If you are travelling with pets to or from Norway, you should contact the Norwegian Food Safety Authority prior to the trip in order to establish which rules apply.
It is the Norwegian Food Safety Authority that administers the veterinary regulations for live animals.
Ban on some dog breeds
Some dog breeds are considered dangerous, and are therefore not allowed to import into Norway without a special permit from the police. This means that you must apply to the police for permission to bring your dog to Norway.
To travel with dogs, cats or ferrets
Dogs, cats and ferrets has to be identified by a microchip or clearly readable tattoo. Only microchips applies for animals registered after 3 July 2011.
Normally, the animals must be vaccinated against rabies. The exception is animals that only travel between Norway and Sweden. If the animals come for countries outside the EU/EEA, they must also have undergone a test showing that the vaccination has given them satisfactory protection against the disease. The test is not required if the animals come from countries where the rabies situation is considered as good as in the EU/EEA, so-called listed third countries.
Dogs usually has to be treated against the fox dwarf tapeworm. The exception is if they come directly from certain EU/EEA countries that are considered free of the parasite.
The animals should as a rule be followed by a passport if they come from an EU/EEA country or a health certificate if they come from other countries, but there are some exceptions.
The Norwegian Food Safety has prepared a quick guide for those who travel with up to five animals. The guide provides information on required vaccines and pet passports, based on whether you are travelling with a dog, cat or ferret.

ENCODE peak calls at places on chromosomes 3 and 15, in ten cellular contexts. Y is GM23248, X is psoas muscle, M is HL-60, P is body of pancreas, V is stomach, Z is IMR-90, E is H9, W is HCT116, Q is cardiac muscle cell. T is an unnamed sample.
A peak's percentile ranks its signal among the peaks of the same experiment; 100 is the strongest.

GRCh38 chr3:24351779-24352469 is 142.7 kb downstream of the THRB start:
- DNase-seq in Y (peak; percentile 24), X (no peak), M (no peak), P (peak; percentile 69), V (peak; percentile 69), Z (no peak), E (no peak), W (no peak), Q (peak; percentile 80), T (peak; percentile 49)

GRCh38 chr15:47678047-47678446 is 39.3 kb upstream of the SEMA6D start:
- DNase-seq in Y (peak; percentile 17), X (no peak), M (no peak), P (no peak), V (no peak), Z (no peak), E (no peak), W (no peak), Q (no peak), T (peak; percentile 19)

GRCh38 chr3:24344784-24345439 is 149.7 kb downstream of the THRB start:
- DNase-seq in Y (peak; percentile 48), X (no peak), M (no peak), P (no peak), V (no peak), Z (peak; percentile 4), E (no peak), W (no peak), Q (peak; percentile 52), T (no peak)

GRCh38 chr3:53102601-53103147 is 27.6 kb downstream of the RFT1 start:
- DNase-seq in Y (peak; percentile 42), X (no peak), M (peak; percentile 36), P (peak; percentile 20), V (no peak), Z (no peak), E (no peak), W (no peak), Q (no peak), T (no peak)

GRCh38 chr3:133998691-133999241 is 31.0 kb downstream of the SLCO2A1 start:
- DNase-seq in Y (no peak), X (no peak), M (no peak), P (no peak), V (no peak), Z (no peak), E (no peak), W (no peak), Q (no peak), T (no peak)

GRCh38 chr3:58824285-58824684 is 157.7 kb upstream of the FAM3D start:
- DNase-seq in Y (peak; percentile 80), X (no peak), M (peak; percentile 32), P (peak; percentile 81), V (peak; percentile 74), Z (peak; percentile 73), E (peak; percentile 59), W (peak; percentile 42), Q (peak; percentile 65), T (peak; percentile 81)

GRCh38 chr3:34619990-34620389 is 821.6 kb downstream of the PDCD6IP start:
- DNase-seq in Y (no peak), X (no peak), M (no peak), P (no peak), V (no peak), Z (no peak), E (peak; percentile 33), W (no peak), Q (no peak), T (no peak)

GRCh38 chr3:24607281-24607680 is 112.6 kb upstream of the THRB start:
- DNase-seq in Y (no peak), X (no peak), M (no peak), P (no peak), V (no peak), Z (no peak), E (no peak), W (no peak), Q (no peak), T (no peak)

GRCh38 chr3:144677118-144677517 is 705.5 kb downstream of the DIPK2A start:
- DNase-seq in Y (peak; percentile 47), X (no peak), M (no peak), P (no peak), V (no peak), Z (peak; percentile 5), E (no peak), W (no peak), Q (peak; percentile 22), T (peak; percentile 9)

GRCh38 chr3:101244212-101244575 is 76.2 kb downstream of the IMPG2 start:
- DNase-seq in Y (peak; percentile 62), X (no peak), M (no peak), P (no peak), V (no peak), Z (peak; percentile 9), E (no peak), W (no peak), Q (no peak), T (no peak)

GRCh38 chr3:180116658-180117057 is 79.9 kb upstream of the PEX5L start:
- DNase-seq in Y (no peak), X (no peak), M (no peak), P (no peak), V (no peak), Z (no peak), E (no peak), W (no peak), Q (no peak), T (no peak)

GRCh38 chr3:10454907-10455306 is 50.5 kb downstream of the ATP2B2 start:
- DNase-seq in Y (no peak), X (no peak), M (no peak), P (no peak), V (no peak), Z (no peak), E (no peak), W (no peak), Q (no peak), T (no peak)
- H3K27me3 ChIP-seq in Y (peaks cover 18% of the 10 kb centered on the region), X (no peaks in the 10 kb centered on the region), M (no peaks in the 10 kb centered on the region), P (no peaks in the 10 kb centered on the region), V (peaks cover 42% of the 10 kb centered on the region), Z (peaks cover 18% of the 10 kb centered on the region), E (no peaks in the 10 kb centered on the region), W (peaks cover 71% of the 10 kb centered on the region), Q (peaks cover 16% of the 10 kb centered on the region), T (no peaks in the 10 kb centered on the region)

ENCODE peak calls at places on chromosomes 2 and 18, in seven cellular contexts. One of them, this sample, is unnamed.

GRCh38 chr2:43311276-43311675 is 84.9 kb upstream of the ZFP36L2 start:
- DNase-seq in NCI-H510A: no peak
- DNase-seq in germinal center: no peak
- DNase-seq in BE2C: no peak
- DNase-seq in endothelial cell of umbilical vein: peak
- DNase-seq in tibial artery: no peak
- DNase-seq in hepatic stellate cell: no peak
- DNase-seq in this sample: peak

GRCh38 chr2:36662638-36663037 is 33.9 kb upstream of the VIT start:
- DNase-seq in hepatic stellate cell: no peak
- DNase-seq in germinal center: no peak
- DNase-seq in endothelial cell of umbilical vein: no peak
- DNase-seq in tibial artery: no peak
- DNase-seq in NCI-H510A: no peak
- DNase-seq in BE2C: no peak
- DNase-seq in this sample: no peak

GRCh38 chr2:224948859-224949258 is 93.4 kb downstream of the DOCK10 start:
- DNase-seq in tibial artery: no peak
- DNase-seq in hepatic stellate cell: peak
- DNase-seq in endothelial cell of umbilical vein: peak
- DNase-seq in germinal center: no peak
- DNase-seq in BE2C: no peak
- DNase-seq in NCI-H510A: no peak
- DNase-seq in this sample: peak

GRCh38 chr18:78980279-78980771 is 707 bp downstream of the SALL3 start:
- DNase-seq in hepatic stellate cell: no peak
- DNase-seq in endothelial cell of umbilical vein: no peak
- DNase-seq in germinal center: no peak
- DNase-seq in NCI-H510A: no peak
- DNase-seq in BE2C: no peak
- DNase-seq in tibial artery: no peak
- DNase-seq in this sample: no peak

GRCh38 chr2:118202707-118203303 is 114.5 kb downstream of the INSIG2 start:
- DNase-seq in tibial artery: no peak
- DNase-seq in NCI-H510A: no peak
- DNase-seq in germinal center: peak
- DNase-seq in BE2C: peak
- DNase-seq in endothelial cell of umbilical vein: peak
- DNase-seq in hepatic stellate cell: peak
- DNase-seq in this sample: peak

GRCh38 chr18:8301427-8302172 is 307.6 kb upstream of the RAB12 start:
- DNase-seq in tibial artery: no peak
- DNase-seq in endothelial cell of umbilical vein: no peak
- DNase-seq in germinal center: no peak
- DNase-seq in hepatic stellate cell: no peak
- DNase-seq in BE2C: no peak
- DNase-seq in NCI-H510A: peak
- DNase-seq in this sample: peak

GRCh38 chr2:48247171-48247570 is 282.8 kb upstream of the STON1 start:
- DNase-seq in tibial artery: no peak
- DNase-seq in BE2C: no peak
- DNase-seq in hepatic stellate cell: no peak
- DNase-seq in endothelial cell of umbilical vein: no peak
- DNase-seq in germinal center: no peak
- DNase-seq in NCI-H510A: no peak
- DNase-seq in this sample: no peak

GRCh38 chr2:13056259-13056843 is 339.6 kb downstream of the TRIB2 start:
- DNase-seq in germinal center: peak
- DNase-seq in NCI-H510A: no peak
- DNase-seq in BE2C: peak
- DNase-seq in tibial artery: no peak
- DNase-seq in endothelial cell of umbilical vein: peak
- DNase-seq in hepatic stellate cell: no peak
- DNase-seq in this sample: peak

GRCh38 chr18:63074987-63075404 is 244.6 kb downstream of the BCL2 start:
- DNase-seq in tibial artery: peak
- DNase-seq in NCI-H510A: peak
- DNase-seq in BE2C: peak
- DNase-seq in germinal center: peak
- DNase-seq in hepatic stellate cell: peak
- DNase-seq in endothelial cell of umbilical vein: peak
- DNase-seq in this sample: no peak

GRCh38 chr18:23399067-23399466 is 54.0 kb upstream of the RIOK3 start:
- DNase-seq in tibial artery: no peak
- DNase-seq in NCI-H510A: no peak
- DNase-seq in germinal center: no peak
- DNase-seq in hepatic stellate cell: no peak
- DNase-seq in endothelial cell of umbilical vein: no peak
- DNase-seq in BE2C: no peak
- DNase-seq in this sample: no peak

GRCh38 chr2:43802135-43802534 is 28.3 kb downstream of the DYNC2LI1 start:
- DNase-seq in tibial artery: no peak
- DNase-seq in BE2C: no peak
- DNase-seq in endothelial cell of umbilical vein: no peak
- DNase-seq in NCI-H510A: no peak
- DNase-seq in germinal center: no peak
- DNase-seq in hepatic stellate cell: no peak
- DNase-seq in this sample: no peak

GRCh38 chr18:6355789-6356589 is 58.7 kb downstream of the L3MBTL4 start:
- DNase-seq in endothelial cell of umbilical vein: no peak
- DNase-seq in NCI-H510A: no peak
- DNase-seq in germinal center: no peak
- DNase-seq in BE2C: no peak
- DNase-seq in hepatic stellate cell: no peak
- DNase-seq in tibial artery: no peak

You must always go through the red channel upon entering Norway at the border crossing. Excepted are persons travelling with a dog, cat or ferret directly from Sweden. If your papers are in order, you may pass through the green channel.
If you arrive by plane, we advise you to use the red channel, even if you arrive from Sweden.
To travel with dogs from Sweden
Please remember that your dog must be treated for the fox dwarf tapeworm parasite by a veterinarian, even if you are only going on a daytrip or a weekend stay. You must also bring with you a pet passport containing:
- details of ownership, a description of the animal as well as documentation validating the animals' identification.
- a signed confirmation by a veterinarian stating that the dog has been treated with praziquantel against the Echinococcus multilocularis tapeworm. The treatment must be given in Sweden no less than 24 hours and no more than 120 hours before entering Norway. The treatment cannot be given in Norway prior to departure, OR
- a signed confirmation by a veterinarian stating that the dog has been treated for the fox tapeworm parasite with regular treatment every 28 days and that the dog has been treated minimum twice before entering Norway. These treatments may be done either in Norway or abroad.
If you do not possess approved papers, you must either return to Sweden or pay for quarantine.
The Norwegian Food Safety Authority has published a quick guide for persons who are travelling with up to five animals. The quick guide provides information on required vaccines and pet passports, based on whether you are travelling with a dog, cat or ferret.
Travelling with horses to and from Norway
Separate provisions apply when travelling with horses to and from Norway.
Travelling with caged birds, rodents or rabbits
When moving to Norway from abroad, you may bring your pet with you without paying any customs duty or VAT, provided that you have lived abroad for at least one year, and that you have owned the pet. The customs duty and VAT exemption does not apply to pets in a business undertaking that are relocated to Norway.
You must contact the Norwegian Food Safety Authority to check any restrictions (eg. pet passport and vaccine requirements).